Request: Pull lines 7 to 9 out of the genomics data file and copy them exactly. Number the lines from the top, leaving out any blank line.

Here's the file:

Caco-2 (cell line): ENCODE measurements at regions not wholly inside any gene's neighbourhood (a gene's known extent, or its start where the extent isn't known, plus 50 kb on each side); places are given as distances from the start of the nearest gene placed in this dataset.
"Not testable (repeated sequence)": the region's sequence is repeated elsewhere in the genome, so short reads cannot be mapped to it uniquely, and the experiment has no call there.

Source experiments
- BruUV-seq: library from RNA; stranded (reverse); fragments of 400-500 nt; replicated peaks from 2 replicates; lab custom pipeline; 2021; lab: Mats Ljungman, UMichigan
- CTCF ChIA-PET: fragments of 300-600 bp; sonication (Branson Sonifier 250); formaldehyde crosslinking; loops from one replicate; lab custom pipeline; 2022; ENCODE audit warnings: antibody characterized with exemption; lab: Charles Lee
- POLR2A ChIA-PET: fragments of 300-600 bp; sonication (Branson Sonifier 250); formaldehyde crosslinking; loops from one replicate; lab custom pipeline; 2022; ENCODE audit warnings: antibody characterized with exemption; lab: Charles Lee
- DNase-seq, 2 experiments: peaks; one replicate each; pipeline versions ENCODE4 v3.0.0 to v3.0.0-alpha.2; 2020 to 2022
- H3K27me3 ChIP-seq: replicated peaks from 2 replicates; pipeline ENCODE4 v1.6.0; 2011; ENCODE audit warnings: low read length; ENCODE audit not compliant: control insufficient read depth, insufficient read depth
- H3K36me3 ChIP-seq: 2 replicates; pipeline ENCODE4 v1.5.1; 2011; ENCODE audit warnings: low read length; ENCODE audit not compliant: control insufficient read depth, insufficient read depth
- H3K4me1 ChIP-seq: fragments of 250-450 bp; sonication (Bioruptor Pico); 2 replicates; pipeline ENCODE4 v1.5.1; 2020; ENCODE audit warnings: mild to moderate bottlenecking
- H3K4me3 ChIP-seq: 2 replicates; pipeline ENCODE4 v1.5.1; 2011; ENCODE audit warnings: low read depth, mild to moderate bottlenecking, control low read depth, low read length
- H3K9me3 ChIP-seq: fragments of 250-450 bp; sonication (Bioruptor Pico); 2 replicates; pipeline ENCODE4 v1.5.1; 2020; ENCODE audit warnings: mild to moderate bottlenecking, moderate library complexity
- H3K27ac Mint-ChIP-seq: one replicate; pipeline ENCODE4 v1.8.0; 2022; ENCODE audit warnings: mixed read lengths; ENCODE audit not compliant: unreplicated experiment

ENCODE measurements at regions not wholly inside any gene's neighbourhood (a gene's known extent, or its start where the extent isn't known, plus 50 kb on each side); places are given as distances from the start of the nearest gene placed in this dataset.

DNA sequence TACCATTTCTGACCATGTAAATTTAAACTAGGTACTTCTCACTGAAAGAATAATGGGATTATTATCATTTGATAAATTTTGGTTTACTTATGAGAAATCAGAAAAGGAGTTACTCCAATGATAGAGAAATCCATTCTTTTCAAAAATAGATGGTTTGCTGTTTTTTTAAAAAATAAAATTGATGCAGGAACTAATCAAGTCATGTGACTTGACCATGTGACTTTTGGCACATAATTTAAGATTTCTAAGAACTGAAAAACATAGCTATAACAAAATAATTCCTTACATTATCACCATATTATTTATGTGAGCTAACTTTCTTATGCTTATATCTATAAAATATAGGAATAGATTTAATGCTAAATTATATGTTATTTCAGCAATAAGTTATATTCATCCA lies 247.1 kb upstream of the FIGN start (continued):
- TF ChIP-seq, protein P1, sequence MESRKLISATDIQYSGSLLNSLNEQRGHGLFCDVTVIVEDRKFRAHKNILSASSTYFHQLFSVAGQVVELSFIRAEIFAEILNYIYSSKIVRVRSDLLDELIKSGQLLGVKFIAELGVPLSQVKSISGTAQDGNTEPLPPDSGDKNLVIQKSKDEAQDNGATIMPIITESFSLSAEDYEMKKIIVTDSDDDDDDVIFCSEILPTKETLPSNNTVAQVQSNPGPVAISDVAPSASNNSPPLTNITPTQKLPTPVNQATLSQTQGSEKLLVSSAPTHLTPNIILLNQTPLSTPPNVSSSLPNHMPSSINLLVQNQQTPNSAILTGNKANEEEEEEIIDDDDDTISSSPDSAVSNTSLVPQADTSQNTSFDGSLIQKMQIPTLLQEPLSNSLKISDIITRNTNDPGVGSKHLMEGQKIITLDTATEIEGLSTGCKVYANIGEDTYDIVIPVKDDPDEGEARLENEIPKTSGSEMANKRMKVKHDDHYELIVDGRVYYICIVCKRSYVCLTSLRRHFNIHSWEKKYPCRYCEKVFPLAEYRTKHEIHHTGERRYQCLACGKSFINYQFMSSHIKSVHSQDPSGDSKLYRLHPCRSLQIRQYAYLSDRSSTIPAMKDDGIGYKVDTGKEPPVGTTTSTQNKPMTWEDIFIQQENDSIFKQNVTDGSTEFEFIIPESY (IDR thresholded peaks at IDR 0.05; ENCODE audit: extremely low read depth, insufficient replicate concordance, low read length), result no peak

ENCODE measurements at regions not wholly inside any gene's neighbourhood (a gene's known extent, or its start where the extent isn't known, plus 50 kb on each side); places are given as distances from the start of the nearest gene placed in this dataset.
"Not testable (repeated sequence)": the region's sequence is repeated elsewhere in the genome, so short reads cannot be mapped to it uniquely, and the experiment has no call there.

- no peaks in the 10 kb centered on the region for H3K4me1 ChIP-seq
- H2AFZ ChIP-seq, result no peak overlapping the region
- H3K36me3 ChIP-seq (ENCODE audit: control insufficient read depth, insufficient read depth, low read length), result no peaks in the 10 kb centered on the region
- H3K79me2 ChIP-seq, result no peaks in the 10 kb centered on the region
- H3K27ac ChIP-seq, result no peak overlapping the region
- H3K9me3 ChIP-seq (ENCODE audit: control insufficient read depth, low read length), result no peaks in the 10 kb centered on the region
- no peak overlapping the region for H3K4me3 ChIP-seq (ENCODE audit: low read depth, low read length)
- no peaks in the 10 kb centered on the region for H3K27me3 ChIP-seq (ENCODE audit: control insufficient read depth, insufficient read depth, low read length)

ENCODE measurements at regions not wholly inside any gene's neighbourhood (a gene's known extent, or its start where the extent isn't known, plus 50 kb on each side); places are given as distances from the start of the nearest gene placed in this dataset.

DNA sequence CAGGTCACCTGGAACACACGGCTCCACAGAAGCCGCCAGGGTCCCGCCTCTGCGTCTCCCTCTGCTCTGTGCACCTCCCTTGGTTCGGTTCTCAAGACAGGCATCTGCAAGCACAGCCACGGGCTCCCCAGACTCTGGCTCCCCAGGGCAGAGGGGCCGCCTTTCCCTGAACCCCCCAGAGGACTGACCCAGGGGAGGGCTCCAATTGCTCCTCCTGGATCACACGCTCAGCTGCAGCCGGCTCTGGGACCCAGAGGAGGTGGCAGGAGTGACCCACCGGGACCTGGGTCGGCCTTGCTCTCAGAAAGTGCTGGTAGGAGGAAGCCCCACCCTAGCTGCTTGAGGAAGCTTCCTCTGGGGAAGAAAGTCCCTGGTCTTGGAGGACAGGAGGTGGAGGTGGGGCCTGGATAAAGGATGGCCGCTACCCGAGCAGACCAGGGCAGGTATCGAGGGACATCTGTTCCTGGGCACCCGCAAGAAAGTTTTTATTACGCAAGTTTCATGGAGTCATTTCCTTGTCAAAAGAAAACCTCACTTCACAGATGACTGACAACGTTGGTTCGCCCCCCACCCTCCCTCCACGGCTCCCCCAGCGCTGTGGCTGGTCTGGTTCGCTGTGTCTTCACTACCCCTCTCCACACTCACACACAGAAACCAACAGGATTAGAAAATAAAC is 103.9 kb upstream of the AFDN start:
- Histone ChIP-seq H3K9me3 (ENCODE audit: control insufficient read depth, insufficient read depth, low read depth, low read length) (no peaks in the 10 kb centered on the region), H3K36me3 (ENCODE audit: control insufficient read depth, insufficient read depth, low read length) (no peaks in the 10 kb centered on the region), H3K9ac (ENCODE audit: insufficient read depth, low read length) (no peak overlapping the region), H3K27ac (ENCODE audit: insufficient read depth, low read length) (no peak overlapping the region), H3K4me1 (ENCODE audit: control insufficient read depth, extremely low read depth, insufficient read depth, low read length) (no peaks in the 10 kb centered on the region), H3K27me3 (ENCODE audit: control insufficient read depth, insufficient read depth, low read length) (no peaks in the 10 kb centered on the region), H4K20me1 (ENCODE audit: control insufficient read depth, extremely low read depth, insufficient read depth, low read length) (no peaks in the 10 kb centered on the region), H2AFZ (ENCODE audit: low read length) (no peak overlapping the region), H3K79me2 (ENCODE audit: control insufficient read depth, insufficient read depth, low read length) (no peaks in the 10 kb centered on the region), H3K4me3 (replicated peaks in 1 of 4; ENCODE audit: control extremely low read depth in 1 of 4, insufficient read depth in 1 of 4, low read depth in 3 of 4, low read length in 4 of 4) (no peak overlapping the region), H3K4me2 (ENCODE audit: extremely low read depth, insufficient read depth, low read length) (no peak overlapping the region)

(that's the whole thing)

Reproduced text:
- DNase-seq, 2 experiments: peaks; one replicate each; pipeline versions ENCODE4 v3.0.0 to v3.0.0-alpha.2; 2020 to 2022
- H3K27me3 ChIP-seq: replicated peaks from 2 replicates; pipeline ENCODE4 v1.6.0; 2011; ENCODE audit warnings: low read length; ENCODE audit not compliant: control insufficient read depth, insufficient read depth
- H3K36me3 ChIP-seq: 2 replicates; pipeline ENCODE4 v1.5.1; 2011; ENCODE audit warnings: low read length; ENCODE audit not compliant: control insufficient read depth, insufficient read depth